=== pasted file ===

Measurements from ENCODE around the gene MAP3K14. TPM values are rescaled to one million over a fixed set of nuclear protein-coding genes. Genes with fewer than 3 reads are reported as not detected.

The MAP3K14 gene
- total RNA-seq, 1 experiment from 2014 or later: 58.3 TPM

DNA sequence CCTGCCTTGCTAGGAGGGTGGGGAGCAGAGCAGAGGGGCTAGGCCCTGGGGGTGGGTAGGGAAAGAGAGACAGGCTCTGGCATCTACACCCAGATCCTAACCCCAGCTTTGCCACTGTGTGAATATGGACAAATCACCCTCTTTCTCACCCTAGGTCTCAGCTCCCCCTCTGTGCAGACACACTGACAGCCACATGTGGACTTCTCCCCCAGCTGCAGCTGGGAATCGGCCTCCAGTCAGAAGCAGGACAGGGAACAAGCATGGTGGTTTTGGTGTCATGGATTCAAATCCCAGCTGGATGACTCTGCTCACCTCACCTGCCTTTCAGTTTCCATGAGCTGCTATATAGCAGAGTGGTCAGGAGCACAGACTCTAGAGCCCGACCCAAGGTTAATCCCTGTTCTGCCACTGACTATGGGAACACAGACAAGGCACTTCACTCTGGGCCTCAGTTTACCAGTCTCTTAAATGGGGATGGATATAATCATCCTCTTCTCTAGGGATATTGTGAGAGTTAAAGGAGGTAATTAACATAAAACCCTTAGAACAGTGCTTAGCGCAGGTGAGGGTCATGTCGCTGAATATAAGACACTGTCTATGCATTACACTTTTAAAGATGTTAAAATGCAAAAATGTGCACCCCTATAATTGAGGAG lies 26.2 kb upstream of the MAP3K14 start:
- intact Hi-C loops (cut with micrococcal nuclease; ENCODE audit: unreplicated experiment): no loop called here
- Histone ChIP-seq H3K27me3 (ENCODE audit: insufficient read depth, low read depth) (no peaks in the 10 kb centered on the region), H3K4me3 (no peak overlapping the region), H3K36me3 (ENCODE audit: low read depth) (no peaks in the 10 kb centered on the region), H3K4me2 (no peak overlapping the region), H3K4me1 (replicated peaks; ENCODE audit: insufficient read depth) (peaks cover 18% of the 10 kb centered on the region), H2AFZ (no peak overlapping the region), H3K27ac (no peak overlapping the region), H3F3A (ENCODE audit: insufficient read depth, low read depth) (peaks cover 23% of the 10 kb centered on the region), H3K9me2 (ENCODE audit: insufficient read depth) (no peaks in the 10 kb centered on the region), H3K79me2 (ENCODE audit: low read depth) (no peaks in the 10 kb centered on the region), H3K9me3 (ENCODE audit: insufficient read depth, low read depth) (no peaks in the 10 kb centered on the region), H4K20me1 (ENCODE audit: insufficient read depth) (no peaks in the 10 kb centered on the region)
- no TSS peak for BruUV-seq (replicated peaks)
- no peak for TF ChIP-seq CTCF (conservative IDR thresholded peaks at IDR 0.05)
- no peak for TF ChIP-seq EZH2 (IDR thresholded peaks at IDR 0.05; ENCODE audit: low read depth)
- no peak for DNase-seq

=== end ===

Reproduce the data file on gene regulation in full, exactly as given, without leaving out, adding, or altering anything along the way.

Measurements from ENCODE around the gene MAP3K14. TPM values are rescaled to one million over a fixed set of nuclear protein-coding genes. Genes with fewer than 3 reads are reported as not detected.

The MAP3K14 gene
- total RNA-seq, 1 experiment from 2014 or later: 58.3 TPM

DNA sequence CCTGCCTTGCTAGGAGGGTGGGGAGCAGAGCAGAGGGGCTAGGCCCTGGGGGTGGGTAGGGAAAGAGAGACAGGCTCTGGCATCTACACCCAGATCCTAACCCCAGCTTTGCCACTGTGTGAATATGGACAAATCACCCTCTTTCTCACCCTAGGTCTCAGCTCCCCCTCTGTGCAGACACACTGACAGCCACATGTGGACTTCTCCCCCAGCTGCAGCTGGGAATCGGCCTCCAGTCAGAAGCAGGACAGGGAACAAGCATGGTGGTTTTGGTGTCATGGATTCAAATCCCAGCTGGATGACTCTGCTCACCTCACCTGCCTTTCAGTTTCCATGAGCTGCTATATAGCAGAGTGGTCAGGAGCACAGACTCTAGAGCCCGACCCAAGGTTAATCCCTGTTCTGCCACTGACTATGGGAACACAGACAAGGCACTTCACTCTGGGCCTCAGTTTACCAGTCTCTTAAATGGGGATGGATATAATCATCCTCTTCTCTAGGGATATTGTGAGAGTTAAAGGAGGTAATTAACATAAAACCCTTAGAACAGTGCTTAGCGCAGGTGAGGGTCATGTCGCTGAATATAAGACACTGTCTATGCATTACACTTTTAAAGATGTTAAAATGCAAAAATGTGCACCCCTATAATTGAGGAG lies 26.2 kb upstream of the MAP3K14 start:
- intact Hi-C loops (cut with micrococcal nuclease; ENCODE audit: unreplicated experiment): no loop called here
- Histone ChIP-seq H3K27me3 (ENCODE audit: insufficient read depth, low read depth) (no peaks in the 10 kb centered on the region), H3K4me3 (no peak overlapping the region), H3K36me3 (ENCODE audit: low read depth) (no peaks in the 10 kb centered on the region), H3K4me2 (no peak overlapping the region), H3K4me1 (replicated peaks; ENCODE audit: insufficient read depth) (peaks cover 18% of the 10 kb centered on the region), H2AFZ (no peak overlapping the region), H3K27ac (no peak overlapping the region), H3F3A (ENCODE audit: insufficient read depth, low read depth) (peaks cover 23% of the 10 kb centered on the region), H3K9me2 (ENCODE audit: insufficient read depth) (no peaks in the 10 kb centered on the region), H3K79me2 (ENCODE audit: low read depth) (no peaks in the 10 kb centered on the region), H3K9me3 (ENCODE audit: insufficient read depth, low read depth) (no peaks in the 10 kb centered on the region), H4K20me1 (ENCODE audit: insufficient read depth) (no peaks in the 10 kb centered on the region)
- no TSS peak for BruUV-seq (replicated peaks)
- no peak for TF ChIP-seq CTCF (conservative IDR thresholded peaks at IDR 0.05)
- no peak for TF ChIP-seq EZH2 (IDR thresholded peaks at IDR 0.05; ENCODE audit: low read depth)
- no peak for DNase-seq